Chef's Notes

Idiosyncratic new cookbooks arrive from some of Seattle's finest kitchens.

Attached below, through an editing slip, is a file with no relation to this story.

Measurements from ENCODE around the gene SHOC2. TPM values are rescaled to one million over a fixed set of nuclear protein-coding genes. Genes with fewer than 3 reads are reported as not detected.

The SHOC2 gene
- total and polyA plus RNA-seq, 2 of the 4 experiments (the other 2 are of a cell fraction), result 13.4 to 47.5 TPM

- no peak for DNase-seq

The season's cookbooks most touted nationally seem to fall into two great divisions. On the one hand are chatty guides promising great family meals in 15 to 45 minutes, with or without the use of Campbell's Condensed Golden Mushroom Soup, pre-shredded Tillamook cheddar, and/or Tater Tots™. On the other are gargantuan collections purporting to contain every recipe you'll ever use in a lifetime in the kitchen. The 850 spiral-bound pages of the America's Test Kitchen Cookbook is the heavyweight this season, but Mark Bittman (remember when he was "the minimalist"?) gives the Cambridge gang a run for its money with his 4-pound compendium of 1,000 recipes from round the world. Meanwhile, here in the Northwest, a number of notable cooks are hitting the bookshelves, some for the first time, with refreshingly divergent approaches. Nobody here is trying to rule the world; each offers a wholly personal guide, one person's method of putting food on the table. The most mainstream of the new publications is probably Entertaining in the Northwest Style (Sasquatch Books, $29.95), by chef, food consultant, and Seattle Times columnist Greg Atkinson. Atkinson has produced two straightforward cooking collections in the past; the new book is organized differently. Atkinson suggest a baker's dozen menus, tailored to seasonal situations, with titles like "A Feast for Spring," "High Tea in an Island Garden," and "A Homemade Luau." Some people find this form of organization inspiring when planning their own special events; others, more confident of their ability to put together meals for any occasion or company, may want to pass—though Atkinson tries to accommodate such users by listing all dishes suitable for a particular course together in the index. "Everybody knows" that Rover's in Madison Valley is one of Seattle's, and the nation's, best restaurants. Unfortunately, Thierry Rautureau's lovely, intimate house-restaurant has an undeserved reputation as being too expensive for any but the very well-to-do. Rautureau's new book (Rover's, Recipes From Seattle's Chef in the Hat, Ten Speed Press, $40) isn't going to change that rep, though co-author Cynthia Nims has done a great job encouraging her collaborator to make the essential distinction between Rautureau's exacting but basically straightforward cooking and the exquisite attention paid to presentation at the restaurant. You can, for instance, dry empty eggshells and peel their interior membrane before filling them with scrambled eggs, lime-scented crème fraîche, and caviar. But you can also toss the shells and put the dish on a plate and serve it for breakfast, where it will elicit the same moans of pleasure it does as the restaurant's most famous first course. So you don't have a friend in Scotland to send you wood pigeons every autumn; what's wrong with plain old American squab? Mauro Golmarvi has a clientele devoted to his classic but down-to-earth Italian cuisine, and the Assaggio Ristorante Cookbook (Documentary Media, $24.95) is essentially a beautifully illustrated print reminiscence of the restaurant's greatest hits, heavily seasoned with Mauro's sometimes salty and always passionate thoughts about food, wine, and the good life. I'm delighted that he's published it, but I suspect I'm not going to use it as directed; why should I whip up Risotto Sienese at home when I can make a phone call and half an hour later have Mauro whip it up for me? I suspect that The Cafe Flora Cookbook (HPBooks, $25.95), on the other hand, is going to be very popular with practical cooks. Every cook probably knows one or two totally vegetarian dishes that don't leave one longing for a bit of animal protein as dessert. But if you've dined at Catherine Geier's Madison Valley establishment, you know that she can make an all-vegetable menu totally satisfying from appetizer to dessert. Unfortunately, this is harder to achieve than Geier makes it look, as you'll find when you open her new cookbook. A lot of dishes call for ingredients that themselves require prior prepping and/or cooking. But if you're willing to take things step-by-step, you'll soon be assembling dishes that even a junk-food eater might find appetizing, with no hint of the wet-wool-and-granola feeling that emanates from older, more doctrinaire veggie cookbooks. I've saved Jerry Traunfeld's The Herbal Kitchen (Morrow Cookbooks, $34.95) for last because it's both a collection of superb recipes and, wonder of wonders, a brilliant example of the great-dinners-in-half-an-hour school of food writing. Except when you make a Traunfeld recipe in half an hour, you'll be glad you did—hell, you'll be ecstatic. Where Traunfeld gets his ideas I don't know, but they are often startling, even counterintuitive, yet invariably brilliant. Take Essence of Corn Soup. Ingredients: sweet corn, butter, and salt. Oh, and a garnish of basil. It takes about 45 minutes to make. Yet I promise you that no better soup has ever graced your table. Then there's Shiso Crab Cocktail: red onion and chopped shiso leaf marinate in rice vinegar. Toss with olive oil, crab meat, and avocado chunks and you're through for the day. And you'll faint with pleasure when you eat the results. Even when a recipe takes longer, it's no harder to pull off. The batter for Traunfeld's Warm Lavender Almond Cakes has to be made a day (or a week) ahead. When you're sitting down to dinner, pop the batter into a muffin tin, and by the time you're ready for dessert, dessert is ready for you, right out of the pan and perfuming the house with buttery, almondy goodness. As if the recipes weren't enough for your money, there's also page after page of wise, sensible, easy-to-follow tips about growing and using fresh herbs every day. Dinner at the Herbfarm Restaurant in Woodinville, where Traunfeld runs the kitchen, is rightly considered an extraordinary culinary experience. With this book, you can have the extraordinary at your beck and call, every day of the week.